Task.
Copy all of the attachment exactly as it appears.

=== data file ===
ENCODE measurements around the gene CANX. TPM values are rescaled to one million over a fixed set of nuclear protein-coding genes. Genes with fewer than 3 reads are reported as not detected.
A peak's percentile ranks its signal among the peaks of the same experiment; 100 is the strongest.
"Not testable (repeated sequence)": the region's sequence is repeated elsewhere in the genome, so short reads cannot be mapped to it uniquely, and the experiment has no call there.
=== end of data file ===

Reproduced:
ENCODE measurements around the gene CANX. TPM values are rescaled to one million over a fixed set of nuclear protein-coding genes. Genes with fewer than 3 reads are reported as not detected.
A peak's percentile ranks its signal among the peaks of the same experiment; 100 is the strongest.
"Not testable (repeated sequence)": the region's sequence is repeated elsewhere in the genome, so short reads cannot be mapped to it uniquely, and the experiment has no call there.